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Micron 16Gb GDDR6X With 24 Gbps May Debut Alongside Nvidia Ada

Micron 16Gb GDDR6X with 24 Gbps in the pipeline
(Image credit: Micron)

Memory and storage maker Micron today announced that it had begun volume production of its new 16Gb GDDR6X memory chips that run at 21 Gbps. The press release notes that these chips are destined for GeForce RTX 3090 Ti production lines. Interestingly, the firm also states that it is executing upon its product roadmap to produce 24 Gbps GDDR6X, and highlights its use of PAM4 signaling techniques for increased power efficiency.

Micron has of course already shipped modest quantities of its 16Gb GDDR6X memory running at an industry leading 21 Gbps. Existing RTX 3090 Ti graphics card review samples and retail stocks feature memory with this specification, while slower 16Gb modules are used in the RTX 3060.

With the RTX 3090 Ti graphics card being the ultimate Ampere architecture graphics card, we have to assume that the 24 Gbps GDDR6X being readied by Micron is destined for other designs. Considering Nvidia is at present the only company using GDDR6X at all, it's not much of a jump to come to the conclusion that Nvidia's next gen architecture, Ada Lovelace, will be the first beneficiary of GDDR6X at 24 Gbps. We can't rule out other possibilities, so sprinkle on some salt — just not too much.

(Image credit: Micron)

Previously, Micron has stated that GDDR6X was built in close collaboration with Nvidia, but it says Nvidia isn't always going to be the exclusive user of this memory. In fact it says that GDDR6X is ideal for "data-hungry applications of the future," implying much wider brand / product adoption. At the time of writing, however, we don't know of any other consumer or HPC devices that use GDDR6X.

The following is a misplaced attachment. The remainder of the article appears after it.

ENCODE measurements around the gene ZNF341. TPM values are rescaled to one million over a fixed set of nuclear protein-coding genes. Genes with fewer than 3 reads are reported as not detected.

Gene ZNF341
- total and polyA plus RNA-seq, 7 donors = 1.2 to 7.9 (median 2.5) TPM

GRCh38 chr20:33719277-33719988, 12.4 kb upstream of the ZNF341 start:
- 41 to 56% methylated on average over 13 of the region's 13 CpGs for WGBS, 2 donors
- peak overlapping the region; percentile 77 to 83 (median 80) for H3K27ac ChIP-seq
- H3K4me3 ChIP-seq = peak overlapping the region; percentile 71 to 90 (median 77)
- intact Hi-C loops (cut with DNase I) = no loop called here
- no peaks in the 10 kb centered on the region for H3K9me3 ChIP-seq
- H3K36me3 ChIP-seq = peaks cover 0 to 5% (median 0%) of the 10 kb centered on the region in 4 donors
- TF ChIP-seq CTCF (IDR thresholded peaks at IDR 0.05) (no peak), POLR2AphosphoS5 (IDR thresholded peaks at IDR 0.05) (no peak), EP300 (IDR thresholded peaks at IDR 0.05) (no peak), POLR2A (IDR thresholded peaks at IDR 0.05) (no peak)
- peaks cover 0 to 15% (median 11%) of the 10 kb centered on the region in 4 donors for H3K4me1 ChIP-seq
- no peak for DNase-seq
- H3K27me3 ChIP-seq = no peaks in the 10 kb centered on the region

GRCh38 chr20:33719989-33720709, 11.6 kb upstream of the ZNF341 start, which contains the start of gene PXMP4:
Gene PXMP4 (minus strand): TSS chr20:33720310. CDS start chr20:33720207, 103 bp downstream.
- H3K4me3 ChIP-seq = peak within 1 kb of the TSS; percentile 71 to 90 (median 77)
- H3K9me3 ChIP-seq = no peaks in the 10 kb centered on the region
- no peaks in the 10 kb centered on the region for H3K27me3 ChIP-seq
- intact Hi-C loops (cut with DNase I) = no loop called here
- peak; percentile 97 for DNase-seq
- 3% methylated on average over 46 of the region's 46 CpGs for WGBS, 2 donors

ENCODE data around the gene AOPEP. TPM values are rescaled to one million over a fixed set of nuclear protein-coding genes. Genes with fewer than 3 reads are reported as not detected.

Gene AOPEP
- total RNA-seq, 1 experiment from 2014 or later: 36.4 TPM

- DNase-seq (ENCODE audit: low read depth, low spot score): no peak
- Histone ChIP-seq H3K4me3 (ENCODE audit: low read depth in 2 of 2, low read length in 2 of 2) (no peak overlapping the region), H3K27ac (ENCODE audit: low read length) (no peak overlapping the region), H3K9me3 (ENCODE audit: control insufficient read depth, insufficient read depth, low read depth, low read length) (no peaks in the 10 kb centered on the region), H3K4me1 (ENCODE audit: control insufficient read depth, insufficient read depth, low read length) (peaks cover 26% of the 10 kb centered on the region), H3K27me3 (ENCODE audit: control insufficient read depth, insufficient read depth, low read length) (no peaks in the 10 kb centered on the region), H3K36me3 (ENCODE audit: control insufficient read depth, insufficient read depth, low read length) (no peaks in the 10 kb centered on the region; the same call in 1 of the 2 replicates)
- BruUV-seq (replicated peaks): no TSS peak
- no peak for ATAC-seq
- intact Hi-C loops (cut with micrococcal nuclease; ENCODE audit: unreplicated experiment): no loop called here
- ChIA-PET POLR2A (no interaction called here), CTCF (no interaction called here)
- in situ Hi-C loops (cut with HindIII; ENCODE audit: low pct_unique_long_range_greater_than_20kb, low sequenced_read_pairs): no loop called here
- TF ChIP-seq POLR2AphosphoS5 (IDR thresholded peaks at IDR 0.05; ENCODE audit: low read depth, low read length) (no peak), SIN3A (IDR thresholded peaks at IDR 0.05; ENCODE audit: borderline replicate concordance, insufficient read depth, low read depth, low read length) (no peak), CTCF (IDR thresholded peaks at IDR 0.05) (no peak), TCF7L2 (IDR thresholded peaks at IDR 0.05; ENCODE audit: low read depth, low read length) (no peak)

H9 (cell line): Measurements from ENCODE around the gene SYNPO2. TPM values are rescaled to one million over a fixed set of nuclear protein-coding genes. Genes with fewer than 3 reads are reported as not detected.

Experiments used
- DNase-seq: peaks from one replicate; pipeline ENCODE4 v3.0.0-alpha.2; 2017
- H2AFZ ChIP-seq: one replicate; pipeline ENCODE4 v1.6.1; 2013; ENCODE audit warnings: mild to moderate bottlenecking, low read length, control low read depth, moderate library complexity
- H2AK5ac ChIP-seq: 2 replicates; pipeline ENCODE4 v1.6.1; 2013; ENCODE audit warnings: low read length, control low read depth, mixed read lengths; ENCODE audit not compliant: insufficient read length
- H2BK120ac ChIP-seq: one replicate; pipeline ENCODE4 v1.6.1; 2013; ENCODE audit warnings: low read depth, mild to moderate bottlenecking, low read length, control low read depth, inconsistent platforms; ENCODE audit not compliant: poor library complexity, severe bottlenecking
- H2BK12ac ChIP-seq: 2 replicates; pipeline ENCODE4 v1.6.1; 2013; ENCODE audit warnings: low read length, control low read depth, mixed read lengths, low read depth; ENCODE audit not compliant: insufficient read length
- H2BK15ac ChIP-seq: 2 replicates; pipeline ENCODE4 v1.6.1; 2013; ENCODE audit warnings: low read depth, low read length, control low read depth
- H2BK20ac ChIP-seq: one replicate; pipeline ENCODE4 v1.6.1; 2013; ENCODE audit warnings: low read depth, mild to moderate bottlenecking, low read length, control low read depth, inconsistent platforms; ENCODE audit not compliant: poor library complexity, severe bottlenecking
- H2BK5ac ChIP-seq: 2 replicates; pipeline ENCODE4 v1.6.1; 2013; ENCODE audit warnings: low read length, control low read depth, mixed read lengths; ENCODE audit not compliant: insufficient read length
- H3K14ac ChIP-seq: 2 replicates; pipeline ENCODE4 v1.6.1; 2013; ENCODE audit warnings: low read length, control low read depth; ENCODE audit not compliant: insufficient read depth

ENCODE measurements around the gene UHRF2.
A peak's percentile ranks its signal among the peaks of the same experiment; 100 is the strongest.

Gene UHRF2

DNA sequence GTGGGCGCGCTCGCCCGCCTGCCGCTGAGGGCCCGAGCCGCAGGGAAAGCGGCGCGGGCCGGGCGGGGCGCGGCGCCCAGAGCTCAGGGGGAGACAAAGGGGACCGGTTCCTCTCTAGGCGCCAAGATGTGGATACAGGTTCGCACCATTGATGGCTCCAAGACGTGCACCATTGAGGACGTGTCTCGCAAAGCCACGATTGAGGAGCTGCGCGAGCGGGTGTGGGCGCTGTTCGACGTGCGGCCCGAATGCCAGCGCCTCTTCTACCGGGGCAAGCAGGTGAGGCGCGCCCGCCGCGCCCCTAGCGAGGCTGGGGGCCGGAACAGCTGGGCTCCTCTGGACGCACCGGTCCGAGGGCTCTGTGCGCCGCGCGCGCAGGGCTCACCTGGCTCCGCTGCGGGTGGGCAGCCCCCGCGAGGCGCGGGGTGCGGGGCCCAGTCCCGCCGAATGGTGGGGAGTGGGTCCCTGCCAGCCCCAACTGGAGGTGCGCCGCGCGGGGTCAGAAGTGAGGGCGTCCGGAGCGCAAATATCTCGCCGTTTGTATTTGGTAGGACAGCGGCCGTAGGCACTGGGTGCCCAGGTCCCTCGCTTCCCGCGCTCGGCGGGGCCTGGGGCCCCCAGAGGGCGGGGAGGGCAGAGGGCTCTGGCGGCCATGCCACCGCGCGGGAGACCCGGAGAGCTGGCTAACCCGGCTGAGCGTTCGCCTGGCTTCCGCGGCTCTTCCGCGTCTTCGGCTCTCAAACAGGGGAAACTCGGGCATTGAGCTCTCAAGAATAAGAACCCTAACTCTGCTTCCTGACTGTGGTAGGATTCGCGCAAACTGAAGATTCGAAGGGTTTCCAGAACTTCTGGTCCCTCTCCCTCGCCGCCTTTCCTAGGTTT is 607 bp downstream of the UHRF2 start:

Regular readers will already know of the GeForce RTX 3090 Ti's power-thirsty reputation. Micron hints that things could have been worse if not for its "groundbreaking work with PAM4 signal transmission technology." We have discussed the advances and compromises that PAM4 features previously. In brief it can "push the bar of performance much higher while still remaining within a certain cost envelope," according to Ralf Ebert, Micron's director of the graphics segment.

Memory with PAM4 might be more difficult to build and modestly more expensive, but its extra performance and touted 15% better power efficiency provided some savings to the RTX 3090 Ti power budget. However, on the face of things, a saving of approximately 20W might not seem worthwhile, with a 450W reference spec graphics card.

Every Little Power Efficiency Helps

In related news, a recent article we published shone some light on the GeForce RTX 3090 Ti's surprising efficiency when power limited to 300W. Configured in this power restricted way, the RTX 3090 Ti was a startling 30% more power-efficient than a factory overclocked RTX 3090 GPU. Performance was observed to be on a par with an RTX 3080 Ti (which was pulling nearly 110W more).

The bigger question is how GDDR6X will stack up against other future memory types. GDDR6 modules clocked at 18 Gbps are already in production, and seem to have better overall power efficiency. Samsung has also mentioned plans to reach speeds up to 27 Gbps with its "GDDR6+" memory. Whether that's still GDDR6 or refers to future GDDR7 memory isn't clear, nor is the timeline for when such memory might become available for use.

Given we expect Nvidia's Ada architecture to arrive this fall, likely alongside AMD's RDNA 3 architecture, there's no doubt a need for improved memory speeds. And with a potential power budget of up to 600W, hopefully the future GPUs don't thrown caution to the wind and find some other ways of reducing power use.

Mark Tyson
Mark Tyson

Mark Tyson is a Freelance News Writer at Tom's Hardware US. He enjoys covering the full breadth of PC tech; from business and semiconductor design to products approaching the edge of reason.